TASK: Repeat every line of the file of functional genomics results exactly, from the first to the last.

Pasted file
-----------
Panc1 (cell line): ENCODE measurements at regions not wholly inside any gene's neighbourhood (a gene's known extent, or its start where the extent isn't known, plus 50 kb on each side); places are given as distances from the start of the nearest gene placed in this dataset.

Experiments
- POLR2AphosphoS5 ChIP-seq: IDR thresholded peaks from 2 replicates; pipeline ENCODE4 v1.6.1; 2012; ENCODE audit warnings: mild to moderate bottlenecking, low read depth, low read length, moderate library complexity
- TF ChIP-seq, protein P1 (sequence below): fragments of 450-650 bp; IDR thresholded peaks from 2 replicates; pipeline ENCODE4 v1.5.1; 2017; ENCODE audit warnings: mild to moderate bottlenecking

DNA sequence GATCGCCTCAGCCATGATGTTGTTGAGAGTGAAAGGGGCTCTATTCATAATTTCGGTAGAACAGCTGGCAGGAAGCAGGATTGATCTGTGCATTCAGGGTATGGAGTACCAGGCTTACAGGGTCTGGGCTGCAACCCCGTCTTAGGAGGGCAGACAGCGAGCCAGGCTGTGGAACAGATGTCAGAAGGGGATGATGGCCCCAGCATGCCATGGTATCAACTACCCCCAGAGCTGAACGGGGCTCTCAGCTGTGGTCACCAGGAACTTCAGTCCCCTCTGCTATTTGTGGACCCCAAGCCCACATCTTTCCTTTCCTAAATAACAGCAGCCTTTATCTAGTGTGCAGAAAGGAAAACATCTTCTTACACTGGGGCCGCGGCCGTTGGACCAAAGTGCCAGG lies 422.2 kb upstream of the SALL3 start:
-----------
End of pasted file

Panc1 (cell line): ENCODE measurements at regions not wholly inside any gene's neighbourhood (a gene's known extent, or its start where the extent isn't known, plus 50 kb on each side); places are given as distances from the start of the nearest gene placed in this dataset.

Experiments
- POLR2AphosphoS5 ChIP-seq: IDR thresholded peaks from 2 replicates; pipeline ENCODE4 v1.6.1; 2012; ENCODE audit warnings: mild to moderate bottlenecking, low read depth, low read length, moderate library complexity
- TF ChIP-seq, protein P1 (sequence below): fragments of 450-650 bp; IDR thresholded peaks from 2 replicates; pipeline ENCODE4 v1.5.1; 2017; ENCODE audit warnings: mild to moderate bottlenecking

DNA sequence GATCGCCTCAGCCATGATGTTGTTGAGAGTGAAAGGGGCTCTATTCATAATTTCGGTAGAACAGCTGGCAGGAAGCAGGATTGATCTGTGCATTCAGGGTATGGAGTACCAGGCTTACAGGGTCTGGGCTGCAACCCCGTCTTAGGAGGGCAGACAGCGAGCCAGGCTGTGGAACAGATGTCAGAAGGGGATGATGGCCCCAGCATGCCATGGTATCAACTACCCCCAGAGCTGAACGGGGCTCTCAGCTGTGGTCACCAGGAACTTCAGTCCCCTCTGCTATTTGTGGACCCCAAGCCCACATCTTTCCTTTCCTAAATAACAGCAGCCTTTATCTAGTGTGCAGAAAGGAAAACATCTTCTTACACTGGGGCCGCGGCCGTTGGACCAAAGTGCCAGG lies 422.2 kb upstream of the SALL3 start: